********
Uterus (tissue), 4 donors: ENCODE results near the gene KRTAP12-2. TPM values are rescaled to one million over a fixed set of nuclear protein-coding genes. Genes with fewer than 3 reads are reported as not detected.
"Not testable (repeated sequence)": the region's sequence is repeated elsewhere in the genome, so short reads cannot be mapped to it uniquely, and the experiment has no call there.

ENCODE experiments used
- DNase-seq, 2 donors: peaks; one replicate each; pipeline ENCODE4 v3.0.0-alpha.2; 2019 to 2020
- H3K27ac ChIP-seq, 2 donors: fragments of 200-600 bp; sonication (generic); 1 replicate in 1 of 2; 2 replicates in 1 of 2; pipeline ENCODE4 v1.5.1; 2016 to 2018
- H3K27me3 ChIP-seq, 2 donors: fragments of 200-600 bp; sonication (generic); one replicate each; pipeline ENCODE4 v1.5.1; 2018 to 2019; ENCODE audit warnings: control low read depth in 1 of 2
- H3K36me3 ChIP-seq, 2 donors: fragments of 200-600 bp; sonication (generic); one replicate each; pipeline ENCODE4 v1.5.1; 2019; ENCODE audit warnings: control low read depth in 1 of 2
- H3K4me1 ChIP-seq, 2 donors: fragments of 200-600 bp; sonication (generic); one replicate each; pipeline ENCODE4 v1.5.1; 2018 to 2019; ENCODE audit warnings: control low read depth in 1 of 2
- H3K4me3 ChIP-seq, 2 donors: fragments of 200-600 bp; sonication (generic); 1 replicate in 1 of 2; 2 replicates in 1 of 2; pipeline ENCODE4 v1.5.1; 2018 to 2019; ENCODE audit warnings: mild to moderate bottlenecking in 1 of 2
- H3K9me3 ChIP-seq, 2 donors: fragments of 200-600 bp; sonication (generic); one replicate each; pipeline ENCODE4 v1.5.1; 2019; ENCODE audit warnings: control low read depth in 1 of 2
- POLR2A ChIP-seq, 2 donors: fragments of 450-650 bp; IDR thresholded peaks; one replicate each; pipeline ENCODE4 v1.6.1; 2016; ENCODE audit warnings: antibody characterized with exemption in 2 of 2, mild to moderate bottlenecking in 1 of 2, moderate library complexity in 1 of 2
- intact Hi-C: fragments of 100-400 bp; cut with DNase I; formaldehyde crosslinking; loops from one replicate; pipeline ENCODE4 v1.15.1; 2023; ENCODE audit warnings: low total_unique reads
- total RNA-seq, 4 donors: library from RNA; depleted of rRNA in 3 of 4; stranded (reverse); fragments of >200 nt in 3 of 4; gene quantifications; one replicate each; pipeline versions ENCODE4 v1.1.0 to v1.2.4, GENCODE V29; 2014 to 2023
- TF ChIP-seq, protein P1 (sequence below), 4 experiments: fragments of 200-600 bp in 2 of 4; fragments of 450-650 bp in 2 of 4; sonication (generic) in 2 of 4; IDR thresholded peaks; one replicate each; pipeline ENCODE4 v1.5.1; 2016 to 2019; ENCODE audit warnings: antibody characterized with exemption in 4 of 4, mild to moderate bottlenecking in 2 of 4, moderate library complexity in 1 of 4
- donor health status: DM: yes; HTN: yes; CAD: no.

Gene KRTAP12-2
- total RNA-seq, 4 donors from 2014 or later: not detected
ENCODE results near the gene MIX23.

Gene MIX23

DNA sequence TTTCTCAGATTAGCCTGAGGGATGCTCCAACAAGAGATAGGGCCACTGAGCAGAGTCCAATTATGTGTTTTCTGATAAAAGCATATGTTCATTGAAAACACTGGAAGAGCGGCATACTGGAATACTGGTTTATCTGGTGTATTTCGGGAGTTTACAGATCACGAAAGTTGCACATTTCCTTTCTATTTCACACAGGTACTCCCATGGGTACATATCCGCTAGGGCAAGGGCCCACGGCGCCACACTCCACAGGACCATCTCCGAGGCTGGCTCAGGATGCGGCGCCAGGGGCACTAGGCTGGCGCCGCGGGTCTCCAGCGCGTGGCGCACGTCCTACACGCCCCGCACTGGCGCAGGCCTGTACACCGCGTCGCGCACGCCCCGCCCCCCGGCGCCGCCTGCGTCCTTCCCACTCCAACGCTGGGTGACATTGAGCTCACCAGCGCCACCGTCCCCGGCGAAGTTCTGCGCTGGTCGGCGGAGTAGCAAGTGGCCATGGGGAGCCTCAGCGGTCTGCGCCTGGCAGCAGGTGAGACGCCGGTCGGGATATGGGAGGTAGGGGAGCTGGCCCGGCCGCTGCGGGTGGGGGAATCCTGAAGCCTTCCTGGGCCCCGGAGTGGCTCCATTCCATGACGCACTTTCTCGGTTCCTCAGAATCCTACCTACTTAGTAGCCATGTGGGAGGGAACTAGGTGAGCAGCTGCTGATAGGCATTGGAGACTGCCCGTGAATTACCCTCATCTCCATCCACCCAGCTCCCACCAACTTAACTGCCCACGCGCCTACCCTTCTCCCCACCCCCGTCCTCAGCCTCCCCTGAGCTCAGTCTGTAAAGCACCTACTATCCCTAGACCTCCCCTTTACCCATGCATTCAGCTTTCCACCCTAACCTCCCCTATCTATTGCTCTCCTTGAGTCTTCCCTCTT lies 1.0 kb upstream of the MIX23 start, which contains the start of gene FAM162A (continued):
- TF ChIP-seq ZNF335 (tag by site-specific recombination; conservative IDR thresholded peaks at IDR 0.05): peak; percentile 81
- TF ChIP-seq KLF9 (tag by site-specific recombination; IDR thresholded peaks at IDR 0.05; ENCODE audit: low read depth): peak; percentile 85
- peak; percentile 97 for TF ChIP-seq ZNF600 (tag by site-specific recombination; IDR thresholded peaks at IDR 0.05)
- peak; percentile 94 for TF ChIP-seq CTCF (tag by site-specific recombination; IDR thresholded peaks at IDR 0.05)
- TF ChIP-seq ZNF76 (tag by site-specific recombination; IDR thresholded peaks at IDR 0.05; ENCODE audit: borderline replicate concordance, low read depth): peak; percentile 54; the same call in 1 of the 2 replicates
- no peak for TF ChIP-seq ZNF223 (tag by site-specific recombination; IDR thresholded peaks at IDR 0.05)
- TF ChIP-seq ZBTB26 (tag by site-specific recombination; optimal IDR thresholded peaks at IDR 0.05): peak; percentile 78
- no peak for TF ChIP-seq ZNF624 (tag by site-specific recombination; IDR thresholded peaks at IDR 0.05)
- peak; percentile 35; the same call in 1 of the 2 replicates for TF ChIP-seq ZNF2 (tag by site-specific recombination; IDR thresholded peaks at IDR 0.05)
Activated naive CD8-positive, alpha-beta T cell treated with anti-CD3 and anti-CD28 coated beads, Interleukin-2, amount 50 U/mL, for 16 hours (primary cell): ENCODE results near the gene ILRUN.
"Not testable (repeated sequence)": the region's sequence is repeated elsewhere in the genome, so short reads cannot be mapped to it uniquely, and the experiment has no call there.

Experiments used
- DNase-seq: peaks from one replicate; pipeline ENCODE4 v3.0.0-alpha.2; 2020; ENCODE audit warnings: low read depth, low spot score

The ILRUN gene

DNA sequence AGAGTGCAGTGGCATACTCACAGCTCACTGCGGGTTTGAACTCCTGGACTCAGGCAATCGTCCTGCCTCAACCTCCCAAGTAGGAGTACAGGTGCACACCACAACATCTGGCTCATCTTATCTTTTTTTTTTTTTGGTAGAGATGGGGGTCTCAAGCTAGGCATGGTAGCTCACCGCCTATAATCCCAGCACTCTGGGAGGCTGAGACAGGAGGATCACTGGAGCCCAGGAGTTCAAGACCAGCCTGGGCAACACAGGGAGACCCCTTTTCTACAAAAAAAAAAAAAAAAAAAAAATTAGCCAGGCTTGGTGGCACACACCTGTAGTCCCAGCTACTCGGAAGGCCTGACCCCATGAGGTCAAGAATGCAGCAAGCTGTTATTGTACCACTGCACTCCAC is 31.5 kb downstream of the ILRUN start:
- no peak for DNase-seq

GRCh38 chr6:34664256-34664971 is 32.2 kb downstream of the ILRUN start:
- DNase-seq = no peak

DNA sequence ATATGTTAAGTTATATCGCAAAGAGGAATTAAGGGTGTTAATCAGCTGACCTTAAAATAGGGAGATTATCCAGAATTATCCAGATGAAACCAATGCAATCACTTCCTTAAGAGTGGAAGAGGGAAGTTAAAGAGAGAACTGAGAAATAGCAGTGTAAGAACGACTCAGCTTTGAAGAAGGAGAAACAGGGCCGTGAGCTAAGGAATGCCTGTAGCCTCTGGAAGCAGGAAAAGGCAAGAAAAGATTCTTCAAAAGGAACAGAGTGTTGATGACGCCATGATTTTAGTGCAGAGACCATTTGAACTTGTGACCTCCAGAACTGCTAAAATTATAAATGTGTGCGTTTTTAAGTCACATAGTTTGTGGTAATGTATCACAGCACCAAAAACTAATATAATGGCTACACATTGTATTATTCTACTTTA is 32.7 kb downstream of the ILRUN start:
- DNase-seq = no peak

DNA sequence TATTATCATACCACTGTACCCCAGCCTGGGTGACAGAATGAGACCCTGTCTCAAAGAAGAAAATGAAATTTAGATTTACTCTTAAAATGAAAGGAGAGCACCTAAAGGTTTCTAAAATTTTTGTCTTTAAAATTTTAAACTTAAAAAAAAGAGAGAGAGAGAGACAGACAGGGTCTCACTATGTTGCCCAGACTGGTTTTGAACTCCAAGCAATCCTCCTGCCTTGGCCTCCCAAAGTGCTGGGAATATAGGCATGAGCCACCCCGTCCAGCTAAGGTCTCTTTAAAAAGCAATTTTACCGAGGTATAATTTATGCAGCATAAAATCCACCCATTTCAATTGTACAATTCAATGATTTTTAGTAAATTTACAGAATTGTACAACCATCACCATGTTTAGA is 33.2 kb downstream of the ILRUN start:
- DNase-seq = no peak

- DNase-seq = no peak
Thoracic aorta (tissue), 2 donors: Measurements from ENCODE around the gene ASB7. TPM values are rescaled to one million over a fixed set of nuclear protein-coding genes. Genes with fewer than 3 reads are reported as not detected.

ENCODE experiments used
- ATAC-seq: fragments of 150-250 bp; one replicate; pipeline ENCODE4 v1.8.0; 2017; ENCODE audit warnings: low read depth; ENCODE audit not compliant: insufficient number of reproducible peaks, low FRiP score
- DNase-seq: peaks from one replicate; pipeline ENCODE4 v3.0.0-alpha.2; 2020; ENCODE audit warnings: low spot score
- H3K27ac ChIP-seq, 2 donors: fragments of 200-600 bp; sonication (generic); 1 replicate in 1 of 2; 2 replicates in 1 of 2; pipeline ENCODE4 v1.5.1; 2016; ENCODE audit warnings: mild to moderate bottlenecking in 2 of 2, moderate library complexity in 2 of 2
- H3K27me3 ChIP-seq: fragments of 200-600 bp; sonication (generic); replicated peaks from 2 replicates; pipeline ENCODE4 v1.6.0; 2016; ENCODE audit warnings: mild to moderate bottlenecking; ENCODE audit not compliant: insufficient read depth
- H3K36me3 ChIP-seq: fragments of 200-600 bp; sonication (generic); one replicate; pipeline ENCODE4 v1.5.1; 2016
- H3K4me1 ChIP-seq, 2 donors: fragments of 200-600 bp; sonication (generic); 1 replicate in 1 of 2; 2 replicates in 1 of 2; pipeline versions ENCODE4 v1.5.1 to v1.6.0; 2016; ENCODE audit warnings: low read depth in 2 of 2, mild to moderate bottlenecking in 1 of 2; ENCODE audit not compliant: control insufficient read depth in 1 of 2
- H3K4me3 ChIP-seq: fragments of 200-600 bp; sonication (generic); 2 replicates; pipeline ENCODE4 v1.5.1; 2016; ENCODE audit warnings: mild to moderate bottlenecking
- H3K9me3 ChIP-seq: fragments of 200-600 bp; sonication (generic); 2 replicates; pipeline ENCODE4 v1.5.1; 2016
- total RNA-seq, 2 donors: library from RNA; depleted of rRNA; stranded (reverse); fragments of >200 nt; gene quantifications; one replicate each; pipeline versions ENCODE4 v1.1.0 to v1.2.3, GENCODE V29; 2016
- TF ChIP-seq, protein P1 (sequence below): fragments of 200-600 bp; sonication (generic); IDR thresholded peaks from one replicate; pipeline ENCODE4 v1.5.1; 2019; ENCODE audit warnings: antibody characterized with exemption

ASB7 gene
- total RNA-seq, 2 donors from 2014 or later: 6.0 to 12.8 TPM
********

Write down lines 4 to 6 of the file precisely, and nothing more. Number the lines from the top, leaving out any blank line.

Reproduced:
- DNase-seq, 2 donors: peaks; one replicate each; pipeline ENCODE4 v3.0.0-alpha.2; 2019 to 2020
- H3K27ac ChIP-seq, 2 donors: fragments of 200-600 bp; sonication (generic); 1 replicate in 1 of 2; 2 replicates in 1 of 2; pipeline ENCODE4 v1.5.1; 2016 to 2018
- H3K27me3 ChIP-seq, 2 donors: fragments of 200-600 bp; sonication (generic); one replicate each; pipeline ENCODE4 v1.5.1; 2018 to 2019; ENCODE audit warnings: control low read depth in 1 of 2